You are pregnant, and your Rockville, Maryland, doctor has diagnosed you with gestational diabetes. What does this mean? Gestational diabetes is a condition that develops during pregnancy in some women. It usually goes away after the baby is born, but it can affect both mom and baby if not managed well. Here’s why speaking with a diabetes Rockville specialist is fundamental and essential.
Avoiding an Overly Large Baby
Gestational diabetes can cause your baby to grow excessively. This is called macrosomia, and it can lead to a C-section delivery or shoulder dystocia (when the baby’s head comes out, but one or both shoulders get stuck). A large baby is also at risk for low blood sugar after birth and jaundice.
It’s a condition that can occur during pregnancy or after childbirth. It is characterized by high blood pressure and protein in the urine. If not treated, preeclampsia can lead to serious health problems for both mom and baby, including organ damage, stroke, and even death. Managing gestational diabetes may help prevent preeclampsia.
Gestational diabetes is associated with an increased risk of stillbirth. The risk of stillbirth is two to four times higher in women with gestational diabetes. Managing your condition can help reduce this risk.
There are several possible explanations for the link between gestational diabetes and miscarriage. One theory is that high blood sugar levels may damage the placenta, leading to pregnancy loss. Another possibility is that gestational diabetes may cause changes in the baby’s metabolism, making it more likely to miscarry.
Gestational diabetes is also linked to an increased risk of early delivery. Preterm delivery is defined as delivery before 37 weeks of pregnancy. Babies born early may have a higher risk of health problems, including respiratory distress syndrome, cerebral palsy, and intellectual disability.
Therefore, regular monitoring of sugar levels is crucial to ensure that gestational diabetes is managed well. You and your doctor will need to work together to develop the best plan for you and your baby.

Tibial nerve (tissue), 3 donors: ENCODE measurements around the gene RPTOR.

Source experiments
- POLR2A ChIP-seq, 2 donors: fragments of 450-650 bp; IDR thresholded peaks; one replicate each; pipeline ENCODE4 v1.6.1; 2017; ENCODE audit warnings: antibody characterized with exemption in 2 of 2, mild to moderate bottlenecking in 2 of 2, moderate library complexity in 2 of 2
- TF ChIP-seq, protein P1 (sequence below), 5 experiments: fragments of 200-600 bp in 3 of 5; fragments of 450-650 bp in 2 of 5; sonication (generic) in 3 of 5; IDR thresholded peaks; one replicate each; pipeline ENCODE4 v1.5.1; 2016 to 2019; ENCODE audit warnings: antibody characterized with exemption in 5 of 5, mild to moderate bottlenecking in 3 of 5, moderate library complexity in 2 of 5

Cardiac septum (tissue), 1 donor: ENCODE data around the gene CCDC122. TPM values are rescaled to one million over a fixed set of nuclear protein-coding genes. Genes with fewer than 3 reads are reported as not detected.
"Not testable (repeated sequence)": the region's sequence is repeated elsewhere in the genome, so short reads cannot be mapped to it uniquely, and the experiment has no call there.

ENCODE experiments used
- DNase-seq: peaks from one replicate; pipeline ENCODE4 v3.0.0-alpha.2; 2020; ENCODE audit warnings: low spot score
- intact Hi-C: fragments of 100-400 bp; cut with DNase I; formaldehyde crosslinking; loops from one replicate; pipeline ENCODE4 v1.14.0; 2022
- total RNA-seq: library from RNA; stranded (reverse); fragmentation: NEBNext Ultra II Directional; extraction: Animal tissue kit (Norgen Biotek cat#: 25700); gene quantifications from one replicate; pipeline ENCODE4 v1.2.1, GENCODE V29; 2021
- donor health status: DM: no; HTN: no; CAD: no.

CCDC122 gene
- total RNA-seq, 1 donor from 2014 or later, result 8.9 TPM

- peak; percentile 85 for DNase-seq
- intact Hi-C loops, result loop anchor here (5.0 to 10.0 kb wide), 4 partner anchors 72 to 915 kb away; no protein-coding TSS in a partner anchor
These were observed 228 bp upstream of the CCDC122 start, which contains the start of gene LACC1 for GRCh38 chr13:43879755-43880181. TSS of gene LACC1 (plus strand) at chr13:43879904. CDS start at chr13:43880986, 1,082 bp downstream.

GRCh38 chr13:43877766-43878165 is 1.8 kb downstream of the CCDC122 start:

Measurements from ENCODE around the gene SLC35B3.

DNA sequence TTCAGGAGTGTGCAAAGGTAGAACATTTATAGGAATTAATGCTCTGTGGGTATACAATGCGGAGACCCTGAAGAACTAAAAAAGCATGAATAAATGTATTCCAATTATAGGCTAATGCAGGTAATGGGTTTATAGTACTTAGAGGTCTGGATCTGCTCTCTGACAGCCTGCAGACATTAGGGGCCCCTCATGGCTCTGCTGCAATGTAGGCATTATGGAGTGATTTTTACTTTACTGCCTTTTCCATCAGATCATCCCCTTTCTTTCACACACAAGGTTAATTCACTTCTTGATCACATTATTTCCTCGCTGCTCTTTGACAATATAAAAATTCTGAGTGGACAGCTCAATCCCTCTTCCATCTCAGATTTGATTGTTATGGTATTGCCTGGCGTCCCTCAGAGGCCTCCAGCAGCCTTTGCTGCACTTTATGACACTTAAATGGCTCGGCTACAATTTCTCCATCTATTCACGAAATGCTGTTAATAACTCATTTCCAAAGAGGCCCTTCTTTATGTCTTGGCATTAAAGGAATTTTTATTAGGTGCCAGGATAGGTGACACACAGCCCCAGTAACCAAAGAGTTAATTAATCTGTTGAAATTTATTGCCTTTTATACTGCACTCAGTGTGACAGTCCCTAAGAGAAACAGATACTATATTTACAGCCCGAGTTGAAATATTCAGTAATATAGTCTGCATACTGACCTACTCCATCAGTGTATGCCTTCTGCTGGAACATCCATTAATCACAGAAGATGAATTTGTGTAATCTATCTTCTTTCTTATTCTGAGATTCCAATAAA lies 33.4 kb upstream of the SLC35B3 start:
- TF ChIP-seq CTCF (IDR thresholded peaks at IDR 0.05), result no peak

Reduce Chances of C-Section
Cesarean delivery is the surgical delivery of a baby. It is also called a c-section. This is standard when a vaginal delivery is not possible or considered safer for the mother or baby.
Women with gestational diabetes are more likely to need a C-section delivery than women without the condition. A C-section is a major surgery that carries certain risks, such as infection, blood clots, and complications from anesthesia.
Prevents Mother’s Health Issues
Gestational diabetes can also cause complications for the mother. These include an increased risk of high blood pressure, heart disease, and kidney disease. Managing your condition can help reduce these risks.
It is much easier to bring such complications when blood sugar levels are standard. This is why it is crucial to work with your doctor to develop a plan that will help you manage your gestational diabetes. This may include regular monitoring of your blood sugar levels, dietary changes, and medication.
Gestational diabetes is a condition that develops during pregnancy in some women. It usually goes away after the baby is born, but it can affect both mom and baby if not managed well. There are several reasons why managing gestational diabetes is essential, including avoiding a large baby, preventing preeclampsia, reducing the risk of miscarriage and stillbirth, and preventing complications with the mother’s health.